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Simple layered loading of env files

Project description

envfiles: Simple layered loading of env files

So you've set up your app to configure itself from environment variables, awesome, well done!

Now all you need to do is to make sure all of them are present before running your app. Good thing we have env files, right? But wait, they can't be the same all the time, they're slightly different for tests, Docker, and for local development... that's annoying.

No biggie though, we can just create several env files and load them... But that would fail in prod because the env files won't be there... We could load them only if they exist but that's kinda hacky...

Wouldn't it be neat if we could layer env files? Imagine a base.env:


A test.env that overrides it:

# >> base.env

Note the first line # >> base.env, the # >> is an arbitrary prefix, the base.env is a path relative to the file being read.

Then point envfiles to the file you want to load and let it resolve the variables. For example, you could define one environment variable, ENV_FILE for instance, containing a relative path to the env file you want to load:

import envfiles

env_vars = envfiles.load_env_files(os.getenv("ENV_FILE"))
assert env_vars == {
    "CACHE_ENABLED": "0",
    "DATABASE_HOST": "localhost",
    "DATABASE_NAME": "myapp_test",

Note envfiles will not mess with your os.environ, or attempt parsing or (de)serializing variables. The output is a dictionary of strings to strings, what you do with it is entirely your business. Typically you would combine it with os.environ and pass it to your app's configuration solution.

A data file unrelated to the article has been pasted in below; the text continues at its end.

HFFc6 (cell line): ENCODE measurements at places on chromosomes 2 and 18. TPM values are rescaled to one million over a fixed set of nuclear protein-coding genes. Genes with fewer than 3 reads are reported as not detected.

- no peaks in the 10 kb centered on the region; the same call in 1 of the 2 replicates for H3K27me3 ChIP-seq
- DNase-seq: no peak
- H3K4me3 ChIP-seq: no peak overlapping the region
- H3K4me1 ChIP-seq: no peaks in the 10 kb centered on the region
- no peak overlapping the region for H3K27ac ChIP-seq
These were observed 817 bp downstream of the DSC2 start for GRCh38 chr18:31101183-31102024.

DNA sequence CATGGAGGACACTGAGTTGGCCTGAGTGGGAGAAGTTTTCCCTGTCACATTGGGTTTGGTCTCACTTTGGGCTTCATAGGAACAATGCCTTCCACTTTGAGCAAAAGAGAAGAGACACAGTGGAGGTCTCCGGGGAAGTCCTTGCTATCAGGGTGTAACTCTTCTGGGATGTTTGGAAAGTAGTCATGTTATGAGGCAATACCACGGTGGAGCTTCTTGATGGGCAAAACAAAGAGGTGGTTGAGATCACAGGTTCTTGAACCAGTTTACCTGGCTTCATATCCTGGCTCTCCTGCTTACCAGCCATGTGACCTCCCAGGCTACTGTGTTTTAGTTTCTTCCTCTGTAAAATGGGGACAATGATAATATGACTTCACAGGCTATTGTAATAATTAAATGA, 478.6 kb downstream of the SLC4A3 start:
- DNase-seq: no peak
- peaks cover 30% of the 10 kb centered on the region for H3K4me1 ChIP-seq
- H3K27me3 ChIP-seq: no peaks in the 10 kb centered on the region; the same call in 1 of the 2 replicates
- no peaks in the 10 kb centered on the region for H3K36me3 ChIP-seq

For example, if you're using environ-config 💚

import environ
import envfiles
from settings import MyConfig  # your environ-config Config class

env_vars = envfiles.load(os.getenv("ENV_FILE"))

env_vars.update(os.environ)  # actual environment variables have preference
config = environ.to_config(MyConfig, environ=env_vars)


Frustration, mostly. I've had this issue more times than I can count. I've tried different libraries but none of them supported layering or sort of did but messed with the os.environ in surprising ways.

The idea behind envfiles is to declaratively define how the env files are loaded and let you use whatever configuration solution you want.

Configuration is the first thing your app does, it should be as quick and straightforward as possible.


If envfiles is not what you were looking for here are some other options you may want to consider, all of them more mature and featured than envfiles:

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